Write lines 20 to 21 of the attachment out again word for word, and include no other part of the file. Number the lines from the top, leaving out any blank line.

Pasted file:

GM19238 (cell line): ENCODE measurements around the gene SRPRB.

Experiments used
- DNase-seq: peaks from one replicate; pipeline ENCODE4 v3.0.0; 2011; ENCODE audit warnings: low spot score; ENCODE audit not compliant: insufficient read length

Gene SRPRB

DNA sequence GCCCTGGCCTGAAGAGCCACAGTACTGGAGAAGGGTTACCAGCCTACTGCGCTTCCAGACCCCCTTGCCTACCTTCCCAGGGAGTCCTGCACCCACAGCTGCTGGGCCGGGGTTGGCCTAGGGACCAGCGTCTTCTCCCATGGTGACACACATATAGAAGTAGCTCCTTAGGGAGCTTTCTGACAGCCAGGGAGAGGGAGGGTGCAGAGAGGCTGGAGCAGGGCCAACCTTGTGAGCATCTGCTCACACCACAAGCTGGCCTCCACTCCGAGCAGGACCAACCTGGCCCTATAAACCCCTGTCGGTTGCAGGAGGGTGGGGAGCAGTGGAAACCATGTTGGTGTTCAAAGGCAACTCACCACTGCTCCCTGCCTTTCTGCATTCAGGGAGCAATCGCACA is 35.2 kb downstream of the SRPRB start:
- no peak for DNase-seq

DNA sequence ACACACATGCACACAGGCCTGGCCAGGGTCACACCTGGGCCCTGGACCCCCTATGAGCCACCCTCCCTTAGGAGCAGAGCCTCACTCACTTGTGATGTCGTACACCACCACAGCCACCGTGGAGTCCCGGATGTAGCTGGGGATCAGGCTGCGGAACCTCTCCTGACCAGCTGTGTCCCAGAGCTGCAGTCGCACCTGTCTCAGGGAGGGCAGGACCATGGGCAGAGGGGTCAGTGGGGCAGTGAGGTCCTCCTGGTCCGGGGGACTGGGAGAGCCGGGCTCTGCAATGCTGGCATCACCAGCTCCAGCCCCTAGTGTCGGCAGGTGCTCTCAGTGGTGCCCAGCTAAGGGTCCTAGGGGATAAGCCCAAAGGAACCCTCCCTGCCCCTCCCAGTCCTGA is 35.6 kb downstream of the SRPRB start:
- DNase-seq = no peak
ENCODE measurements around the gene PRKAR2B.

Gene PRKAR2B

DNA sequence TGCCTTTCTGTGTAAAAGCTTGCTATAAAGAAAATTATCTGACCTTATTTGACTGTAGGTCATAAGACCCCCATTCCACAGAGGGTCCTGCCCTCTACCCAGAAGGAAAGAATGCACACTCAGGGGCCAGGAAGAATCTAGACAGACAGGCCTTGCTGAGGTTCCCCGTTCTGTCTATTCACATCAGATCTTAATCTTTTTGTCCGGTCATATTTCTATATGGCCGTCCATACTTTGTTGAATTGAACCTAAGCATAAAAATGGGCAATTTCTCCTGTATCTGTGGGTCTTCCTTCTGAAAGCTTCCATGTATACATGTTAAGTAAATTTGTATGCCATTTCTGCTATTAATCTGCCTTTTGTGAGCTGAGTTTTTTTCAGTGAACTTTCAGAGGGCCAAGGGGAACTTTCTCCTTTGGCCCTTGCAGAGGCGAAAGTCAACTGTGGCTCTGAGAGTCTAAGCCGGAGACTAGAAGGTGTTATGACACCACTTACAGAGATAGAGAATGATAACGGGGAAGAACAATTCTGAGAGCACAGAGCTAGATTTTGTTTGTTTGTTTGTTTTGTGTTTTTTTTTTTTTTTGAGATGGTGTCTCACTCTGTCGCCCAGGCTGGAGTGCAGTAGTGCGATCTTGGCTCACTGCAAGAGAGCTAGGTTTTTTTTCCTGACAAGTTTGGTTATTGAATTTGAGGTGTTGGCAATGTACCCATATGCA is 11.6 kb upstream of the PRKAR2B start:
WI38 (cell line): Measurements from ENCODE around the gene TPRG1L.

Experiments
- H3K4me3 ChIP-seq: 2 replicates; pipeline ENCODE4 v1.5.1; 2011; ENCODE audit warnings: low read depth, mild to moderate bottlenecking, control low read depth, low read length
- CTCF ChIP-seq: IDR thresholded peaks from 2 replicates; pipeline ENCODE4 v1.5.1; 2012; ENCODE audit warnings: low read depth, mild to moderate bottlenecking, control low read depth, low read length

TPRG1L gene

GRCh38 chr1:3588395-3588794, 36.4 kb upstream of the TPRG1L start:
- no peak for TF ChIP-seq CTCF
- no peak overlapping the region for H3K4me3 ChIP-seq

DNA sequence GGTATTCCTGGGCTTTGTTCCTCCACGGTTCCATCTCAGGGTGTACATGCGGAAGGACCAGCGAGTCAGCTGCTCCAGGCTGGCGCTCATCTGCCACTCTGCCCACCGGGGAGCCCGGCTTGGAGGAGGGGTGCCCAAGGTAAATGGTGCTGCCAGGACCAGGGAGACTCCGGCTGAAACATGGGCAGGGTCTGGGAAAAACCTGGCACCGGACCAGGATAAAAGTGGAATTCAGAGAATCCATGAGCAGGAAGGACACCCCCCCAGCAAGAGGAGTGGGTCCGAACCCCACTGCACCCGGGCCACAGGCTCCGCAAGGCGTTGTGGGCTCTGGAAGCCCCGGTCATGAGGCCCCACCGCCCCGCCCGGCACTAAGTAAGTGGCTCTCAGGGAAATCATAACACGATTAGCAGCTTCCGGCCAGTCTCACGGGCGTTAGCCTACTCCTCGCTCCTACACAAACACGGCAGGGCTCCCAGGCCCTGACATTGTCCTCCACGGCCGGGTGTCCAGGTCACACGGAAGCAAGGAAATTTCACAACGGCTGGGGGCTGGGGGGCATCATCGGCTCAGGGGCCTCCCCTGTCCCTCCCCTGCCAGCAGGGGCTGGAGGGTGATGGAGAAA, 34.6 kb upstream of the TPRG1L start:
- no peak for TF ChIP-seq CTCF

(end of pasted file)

DNA sequence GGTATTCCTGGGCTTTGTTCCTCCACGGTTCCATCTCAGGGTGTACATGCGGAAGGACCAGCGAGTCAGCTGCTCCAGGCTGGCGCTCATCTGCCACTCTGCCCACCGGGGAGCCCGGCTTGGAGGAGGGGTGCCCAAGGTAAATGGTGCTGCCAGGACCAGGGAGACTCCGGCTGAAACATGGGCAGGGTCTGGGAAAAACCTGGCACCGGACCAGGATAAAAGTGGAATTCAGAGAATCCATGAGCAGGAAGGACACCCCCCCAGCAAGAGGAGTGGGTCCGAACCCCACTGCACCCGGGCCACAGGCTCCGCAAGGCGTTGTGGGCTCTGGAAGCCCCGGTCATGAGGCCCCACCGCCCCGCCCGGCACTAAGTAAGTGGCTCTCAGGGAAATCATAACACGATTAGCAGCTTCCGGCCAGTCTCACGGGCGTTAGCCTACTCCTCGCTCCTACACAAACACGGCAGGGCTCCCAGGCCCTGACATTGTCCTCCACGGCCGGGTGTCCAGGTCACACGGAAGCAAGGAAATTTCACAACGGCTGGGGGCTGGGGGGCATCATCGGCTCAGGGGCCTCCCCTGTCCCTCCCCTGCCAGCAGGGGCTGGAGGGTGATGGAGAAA, 34.6 kb upstream of the TPRG1L start:
- no peak for TF ChIP-seq CTCF